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What is paradise?

Is it embracing a newborn,
Or an end to a mother’s sacrifice?

Is it rejoicing the fall of tyranny,
Or is it an end to the millions agony?

Is it revelling in glorious war victories,
Or is it bidding farewell to the countless bullet stricken bodies?

Is it the laughter at sunrise,
Or is it an end to the silent tears as the sun sinks in the night skies.

For every joyous moment, every gain
Comes after a struggle, hardship and pain
And face every battle with belief in your eyes
And you will find the place called paradise.

Omer Chowdhury


Lost in your thoughts,  your mesmerising eyes

Lost in your laughter, your dreamy smile

Lost in the feel of our entwined fingers

Lost in your beauty, your scent still lingers


Lost was the promise, of an eternal bond

Lost was the fire, the burning desire

Lost are the cherished memories, they went with you

Lost is the love, you stole that too



Lost is what we could have been

Lost…waiting, waiting to be found.


Omer Chowdhury


31st August 1997: Although a mere child of 7, I vividly remember being dumb-struck as my mother broke the news to me; Princess Diana, the Princess of Wales had passed away. The sole memory I have of the Princess, is an image of her on BBC News, in a helmet and flak jacket visiting the minefield in Angola. I have never had the honour of meeting Her Royal Highness, but the news of her death seemed to chip off a part of my heart. I had come across death before. But at the tender age of 7, I was under the impression that life was a cycle – you age and turn wrinkly and old, and die. I could not comprehend how someone so young and graceful is no longer with us. I realised although life was a cycle, the Almighty sometimes takes away a handful of shining stars from the Earth to keep him company in Heaven. As I listened to the magical voice of Elton John sing ’Candle in the Wind’, a single drop of tear trickled down. Death seemed cruel.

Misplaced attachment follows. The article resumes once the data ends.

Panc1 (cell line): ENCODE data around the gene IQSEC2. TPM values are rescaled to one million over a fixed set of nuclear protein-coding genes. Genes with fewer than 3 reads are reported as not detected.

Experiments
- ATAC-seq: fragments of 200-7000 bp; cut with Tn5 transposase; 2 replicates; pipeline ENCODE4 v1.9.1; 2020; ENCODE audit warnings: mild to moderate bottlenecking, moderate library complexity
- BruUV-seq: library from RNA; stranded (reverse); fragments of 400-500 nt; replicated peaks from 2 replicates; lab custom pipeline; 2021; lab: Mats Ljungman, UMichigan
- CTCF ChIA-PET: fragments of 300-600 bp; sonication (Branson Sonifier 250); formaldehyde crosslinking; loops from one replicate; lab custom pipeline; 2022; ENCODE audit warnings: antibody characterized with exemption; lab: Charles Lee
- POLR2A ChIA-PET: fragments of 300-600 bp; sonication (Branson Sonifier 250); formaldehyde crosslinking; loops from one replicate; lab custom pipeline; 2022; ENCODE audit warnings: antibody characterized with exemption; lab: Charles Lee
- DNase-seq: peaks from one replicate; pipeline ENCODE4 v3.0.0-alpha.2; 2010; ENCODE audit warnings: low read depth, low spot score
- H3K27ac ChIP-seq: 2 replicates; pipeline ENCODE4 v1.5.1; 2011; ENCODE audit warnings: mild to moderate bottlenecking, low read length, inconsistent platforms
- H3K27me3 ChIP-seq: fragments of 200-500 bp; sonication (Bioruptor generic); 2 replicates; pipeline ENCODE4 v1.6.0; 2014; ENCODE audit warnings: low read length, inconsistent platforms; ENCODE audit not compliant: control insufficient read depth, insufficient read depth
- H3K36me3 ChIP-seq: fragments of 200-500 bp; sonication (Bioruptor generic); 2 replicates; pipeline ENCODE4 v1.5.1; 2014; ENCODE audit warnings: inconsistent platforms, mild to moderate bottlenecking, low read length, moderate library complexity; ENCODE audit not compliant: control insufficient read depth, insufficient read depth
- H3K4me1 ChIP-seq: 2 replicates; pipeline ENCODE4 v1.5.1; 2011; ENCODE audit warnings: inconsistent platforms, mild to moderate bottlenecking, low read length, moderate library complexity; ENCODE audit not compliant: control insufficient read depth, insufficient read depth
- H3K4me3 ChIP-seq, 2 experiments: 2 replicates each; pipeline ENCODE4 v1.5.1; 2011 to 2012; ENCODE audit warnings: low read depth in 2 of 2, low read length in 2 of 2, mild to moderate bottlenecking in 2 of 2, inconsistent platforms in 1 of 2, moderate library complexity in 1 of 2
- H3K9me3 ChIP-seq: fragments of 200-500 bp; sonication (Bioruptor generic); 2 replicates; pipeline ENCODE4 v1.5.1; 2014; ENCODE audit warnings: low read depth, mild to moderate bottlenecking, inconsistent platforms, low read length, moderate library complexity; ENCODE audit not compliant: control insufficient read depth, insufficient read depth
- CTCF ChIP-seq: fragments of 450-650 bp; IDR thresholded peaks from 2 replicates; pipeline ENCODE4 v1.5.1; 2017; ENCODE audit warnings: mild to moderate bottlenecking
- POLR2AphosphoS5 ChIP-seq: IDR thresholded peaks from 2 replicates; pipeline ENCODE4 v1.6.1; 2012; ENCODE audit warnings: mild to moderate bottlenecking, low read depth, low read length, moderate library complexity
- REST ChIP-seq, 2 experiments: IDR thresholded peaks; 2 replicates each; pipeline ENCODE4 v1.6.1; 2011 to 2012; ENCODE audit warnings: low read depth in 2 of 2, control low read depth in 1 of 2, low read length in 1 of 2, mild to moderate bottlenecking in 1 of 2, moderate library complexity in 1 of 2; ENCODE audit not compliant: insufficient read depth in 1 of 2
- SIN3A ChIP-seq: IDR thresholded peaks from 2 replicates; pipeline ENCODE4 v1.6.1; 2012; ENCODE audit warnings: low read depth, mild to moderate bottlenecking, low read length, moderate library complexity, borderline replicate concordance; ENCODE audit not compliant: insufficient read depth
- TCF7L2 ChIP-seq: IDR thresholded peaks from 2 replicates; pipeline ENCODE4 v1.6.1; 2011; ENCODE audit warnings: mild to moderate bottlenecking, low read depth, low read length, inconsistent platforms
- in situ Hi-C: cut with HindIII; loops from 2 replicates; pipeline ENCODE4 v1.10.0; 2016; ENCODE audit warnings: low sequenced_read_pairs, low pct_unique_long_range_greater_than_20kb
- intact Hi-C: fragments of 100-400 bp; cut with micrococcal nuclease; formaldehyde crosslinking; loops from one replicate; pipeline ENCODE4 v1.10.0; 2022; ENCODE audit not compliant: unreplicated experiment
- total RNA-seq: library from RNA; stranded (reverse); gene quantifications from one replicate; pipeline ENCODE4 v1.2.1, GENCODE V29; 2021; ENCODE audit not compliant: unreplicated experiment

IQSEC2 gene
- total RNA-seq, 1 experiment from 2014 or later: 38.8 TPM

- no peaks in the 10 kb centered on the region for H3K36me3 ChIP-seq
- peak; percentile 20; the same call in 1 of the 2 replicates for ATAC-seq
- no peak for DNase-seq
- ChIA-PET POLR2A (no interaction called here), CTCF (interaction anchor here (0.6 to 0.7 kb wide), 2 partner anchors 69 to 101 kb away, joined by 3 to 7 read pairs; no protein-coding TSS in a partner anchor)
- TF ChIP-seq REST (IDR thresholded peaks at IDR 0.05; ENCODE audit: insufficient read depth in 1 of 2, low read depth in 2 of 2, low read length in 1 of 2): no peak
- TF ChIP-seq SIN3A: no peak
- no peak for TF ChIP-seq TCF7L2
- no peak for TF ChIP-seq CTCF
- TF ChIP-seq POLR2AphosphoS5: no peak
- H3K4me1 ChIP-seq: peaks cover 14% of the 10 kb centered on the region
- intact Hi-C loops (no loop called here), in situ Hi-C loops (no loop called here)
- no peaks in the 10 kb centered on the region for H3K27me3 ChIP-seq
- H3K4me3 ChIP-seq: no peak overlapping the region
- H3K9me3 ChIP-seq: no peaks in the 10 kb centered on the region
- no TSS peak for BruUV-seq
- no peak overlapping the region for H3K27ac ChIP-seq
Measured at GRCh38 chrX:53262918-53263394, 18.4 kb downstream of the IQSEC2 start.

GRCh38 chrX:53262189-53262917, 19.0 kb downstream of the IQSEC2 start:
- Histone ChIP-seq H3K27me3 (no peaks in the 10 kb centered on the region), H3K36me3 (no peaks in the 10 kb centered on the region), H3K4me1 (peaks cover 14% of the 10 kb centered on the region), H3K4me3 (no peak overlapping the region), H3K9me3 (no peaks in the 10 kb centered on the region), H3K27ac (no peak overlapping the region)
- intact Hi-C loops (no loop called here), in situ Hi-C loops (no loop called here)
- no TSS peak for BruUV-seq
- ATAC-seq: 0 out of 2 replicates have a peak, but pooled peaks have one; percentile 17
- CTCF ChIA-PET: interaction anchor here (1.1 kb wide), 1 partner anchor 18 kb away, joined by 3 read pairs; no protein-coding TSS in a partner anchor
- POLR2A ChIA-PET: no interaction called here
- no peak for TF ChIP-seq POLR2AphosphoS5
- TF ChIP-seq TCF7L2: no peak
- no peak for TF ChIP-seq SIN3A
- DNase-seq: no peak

9th October 2006: Almost a decade on, death no longer filled my heart with sorrow. With age, I had mastered the art of ’letting go’. Or so I thought.

Snooker has always been a sport that I admire, and in Paul Hunter, I had found myself a snooker god. A multiple Master champion, Paul was gifted with magnificent skills, stunning looks and a charming personality. If ever snooker needed an ambassador, you need not look beyond Paul Hunter. His Masters win against Ronnie O Sullivan, despite trailing almost all throughout the match, was simply scintillating. Paul had the ability to generate an aura, and was adored by everyone in the world of snooker. On the 6th of April 2005, Paul Hunter announced that he was suffering from  a rare form of cancer, and was undergoing chemotherapy. After battling for a year with his condition, he bravely returned to the snooker circuit. It seemed that all was well. But on the 9th of October 2006, Paul Hunter, the ’Man with the Golden Cue’ lost the battle. And a decade on, the hollow feeling of loss felt like dejavu.